Monday, July 15, 2024

DIS ordered to return Anthony Khama’s seized property

The Court of Appeal (CoA) has ruled that the search warrant executed by the Directorate of Intelligence and Security (DIS) against Anthony Khama in 2021 is not enforceable or executable against his exclusive personal property. The Court found that the seizure of his personal property from Kenmoir Farm on the strength of the search warrant was irrational and unlawful, adding Anthony is entitled to the return of all his property seized during the search conducted in October 2021 at the farm, registered under his elder brother and former President Ian Khama. On October 21st,  2021, the DIS applied in terms of section 22 of the Intelligence and Security Service Act for entry, search and seizure warrant against former president Ian Khama, former DIS Director General Isaac Kgosi, and one Sehunelo Khunou.

The search warrant sought to seize 18 firearms and ammunition registered in the names of the three and/or firearms and ammunition possessed by them and believed to be illegally possessed or believed to constitute evidence of various crimes listed therein. The search warrant listed the specific firearms.  The application was granted and a search warrant was issued against several immovable properties of the Khama, Kgosi, and khunou. Kenmoir Farm in which Anthony resided was also the subject of the entry, search and seizure warrant. The Court heard how (acting on the strength of the warrant) the DIS searched Kenmoir Farm and seized several properties belonging to the Anthony. Aggrieved by the entry, search and seizure, the Anthony lodged an urgent application on October 29, 2021.

He sought, among others: an order declaring that the search warrant is not enforceable or executable against his exclusive personal property or that of his immediate family; An order declaring that the seizure of his personal property from Kenmoir Farm on the October 27, 2021 on the purported strength of the search was unlawful; An order declaring that the he is entitled to the immediate return of all his personal property seized during the searches. Anthony’s urgent application was however successfully opposed by the DIS.

Anthony filed an appeal at CoA in December 2021 on the grounds that-The search warrant granted against the specified individuals being Ian Khama, Kgosi, and khunou was not executable against his (Anthony) exclusive personal property seized from Kenmoir Farm in October 2021; that the Court below further erred in law in holding that he was not entitled to the return of all his personal property seized during the search conducted at Kenmoir Farm on the 27th October 2021; The High Court ought to have held that the search warrant did not, in light of the search warrant application, authorized the seizure of the his exclusive property; and that he was entitled to the return of all his personal property seized during the search. “Section 8 of the Constitution of Botswana protects a person against compulsory taking of possession of his or her property by the State unless it is necessary to do so for the purpose of investigation,” CoA said in its ruling.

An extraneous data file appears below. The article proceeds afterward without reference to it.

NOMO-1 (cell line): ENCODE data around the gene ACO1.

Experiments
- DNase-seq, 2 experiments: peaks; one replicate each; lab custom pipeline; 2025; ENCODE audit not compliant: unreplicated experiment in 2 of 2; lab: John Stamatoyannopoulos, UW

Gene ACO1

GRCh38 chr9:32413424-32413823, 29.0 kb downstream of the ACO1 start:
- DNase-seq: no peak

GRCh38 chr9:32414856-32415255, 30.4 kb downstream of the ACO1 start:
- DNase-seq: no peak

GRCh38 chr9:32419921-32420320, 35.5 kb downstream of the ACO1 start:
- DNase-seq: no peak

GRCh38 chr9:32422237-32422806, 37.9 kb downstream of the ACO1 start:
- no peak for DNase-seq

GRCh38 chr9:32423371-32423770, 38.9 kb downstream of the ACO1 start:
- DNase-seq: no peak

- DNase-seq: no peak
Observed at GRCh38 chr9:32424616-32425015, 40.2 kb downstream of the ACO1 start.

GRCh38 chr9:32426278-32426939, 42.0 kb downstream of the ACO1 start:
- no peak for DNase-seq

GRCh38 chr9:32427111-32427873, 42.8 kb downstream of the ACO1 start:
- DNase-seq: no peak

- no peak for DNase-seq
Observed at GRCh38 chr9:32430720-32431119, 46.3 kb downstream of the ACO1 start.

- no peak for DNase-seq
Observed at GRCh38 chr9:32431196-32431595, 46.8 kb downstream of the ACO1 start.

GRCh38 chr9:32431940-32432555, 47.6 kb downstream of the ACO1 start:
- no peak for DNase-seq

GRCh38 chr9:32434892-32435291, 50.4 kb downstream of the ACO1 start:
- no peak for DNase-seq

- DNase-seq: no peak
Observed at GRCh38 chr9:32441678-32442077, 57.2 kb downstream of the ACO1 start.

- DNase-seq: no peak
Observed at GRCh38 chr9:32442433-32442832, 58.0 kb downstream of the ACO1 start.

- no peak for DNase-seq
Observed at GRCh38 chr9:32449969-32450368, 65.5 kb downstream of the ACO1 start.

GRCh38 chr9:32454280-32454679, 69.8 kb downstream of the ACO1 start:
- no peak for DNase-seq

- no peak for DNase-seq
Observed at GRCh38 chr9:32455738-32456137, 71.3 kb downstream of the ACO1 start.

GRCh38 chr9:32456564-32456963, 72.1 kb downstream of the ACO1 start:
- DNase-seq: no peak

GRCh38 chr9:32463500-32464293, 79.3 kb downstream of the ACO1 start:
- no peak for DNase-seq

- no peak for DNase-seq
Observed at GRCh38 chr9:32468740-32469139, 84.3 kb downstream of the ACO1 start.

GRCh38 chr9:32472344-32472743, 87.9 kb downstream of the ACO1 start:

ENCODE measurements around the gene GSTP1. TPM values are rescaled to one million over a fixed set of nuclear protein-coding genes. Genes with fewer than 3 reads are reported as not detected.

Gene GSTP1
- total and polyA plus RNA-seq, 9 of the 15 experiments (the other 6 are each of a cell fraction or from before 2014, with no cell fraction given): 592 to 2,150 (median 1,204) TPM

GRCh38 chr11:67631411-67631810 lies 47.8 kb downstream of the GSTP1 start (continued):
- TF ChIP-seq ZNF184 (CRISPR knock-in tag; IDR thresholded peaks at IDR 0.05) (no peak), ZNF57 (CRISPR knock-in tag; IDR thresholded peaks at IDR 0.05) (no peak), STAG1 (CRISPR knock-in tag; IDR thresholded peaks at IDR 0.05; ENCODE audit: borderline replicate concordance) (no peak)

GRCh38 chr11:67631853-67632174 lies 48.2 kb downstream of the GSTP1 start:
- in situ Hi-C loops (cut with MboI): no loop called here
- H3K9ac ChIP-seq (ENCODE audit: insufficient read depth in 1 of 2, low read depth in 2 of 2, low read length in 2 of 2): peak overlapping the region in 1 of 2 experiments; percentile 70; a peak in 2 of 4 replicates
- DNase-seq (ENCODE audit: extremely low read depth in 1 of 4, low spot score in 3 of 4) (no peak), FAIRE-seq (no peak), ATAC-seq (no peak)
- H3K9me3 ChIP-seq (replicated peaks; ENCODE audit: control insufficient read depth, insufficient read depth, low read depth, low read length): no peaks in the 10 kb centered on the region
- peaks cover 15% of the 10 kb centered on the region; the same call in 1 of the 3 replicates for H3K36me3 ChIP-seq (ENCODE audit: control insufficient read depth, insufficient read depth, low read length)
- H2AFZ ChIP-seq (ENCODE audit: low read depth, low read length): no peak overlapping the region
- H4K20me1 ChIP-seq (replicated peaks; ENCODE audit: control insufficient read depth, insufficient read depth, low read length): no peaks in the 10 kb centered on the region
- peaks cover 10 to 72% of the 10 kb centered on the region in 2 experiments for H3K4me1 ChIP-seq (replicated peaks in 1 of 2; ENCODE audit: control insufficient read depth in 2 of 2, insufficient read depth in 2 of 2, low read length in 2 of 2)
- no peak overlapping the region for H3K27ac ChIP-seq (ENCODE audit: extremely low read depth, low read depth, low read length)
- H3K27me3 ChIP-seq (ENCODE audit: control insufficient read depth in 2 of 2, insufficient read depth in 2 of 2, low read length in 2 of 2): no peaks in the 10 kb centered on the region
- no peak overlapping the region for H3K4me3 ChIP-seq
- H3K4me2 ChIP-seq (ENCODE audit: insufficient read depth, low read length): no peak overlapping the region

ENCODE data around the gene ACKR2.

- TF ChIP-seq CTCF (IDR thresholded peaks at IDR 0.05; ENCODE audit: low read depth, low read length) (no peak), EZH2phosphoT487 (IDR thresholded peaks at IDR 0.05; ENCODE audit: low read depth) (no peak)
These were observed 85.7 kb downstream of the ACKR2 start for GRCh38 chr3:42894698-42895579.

“Law enforcement agencies should be authorized by the court through issuance of warrants to take possession of properties of individuals in the cause of criminal investigations unless where the law provides otherwise under limited circumstances (See for instance section 52 of the Criminal Procedure and Evidence Act) and even there, there is judicial oversight.”

The three judge panel of Justices Tebogo Tau, Isaac Lesetedi, and Singh Walia cited Section 9(1) of the Constitution saying it also protects individuals against unlawful searches. It provides that :”( 1) except with his or her own consent, no person shall be subjected to the search of his or her person or his or her property or the entry by others on his or her premises.” The DIS however argued that the warrant was structured to include the search and seizure of anything which is or contains evidence of the commission of any offence referred to in the Intelligence and Security Act, the Penal Code and the Arms and Ammunitions Act.

They argued further that the important part of the investigations of crime is obtaining of evidence through search and seizure and that such search warrants serve an important purpose in the fight against crime. The CoA however found that is a creature of statute and its powers are prescribed and circumscribed by the DIS Act. That the powers of search and seizure conferred by Section 22 of the Act can only be exercised in relation to offences stipulated in the Act. “None of those offences form the basis of the application for the warrant. The warrant was therefore unlawfully obtained,” the tree Justices ruled unanimously. The DIS are to pay the costs of the application.


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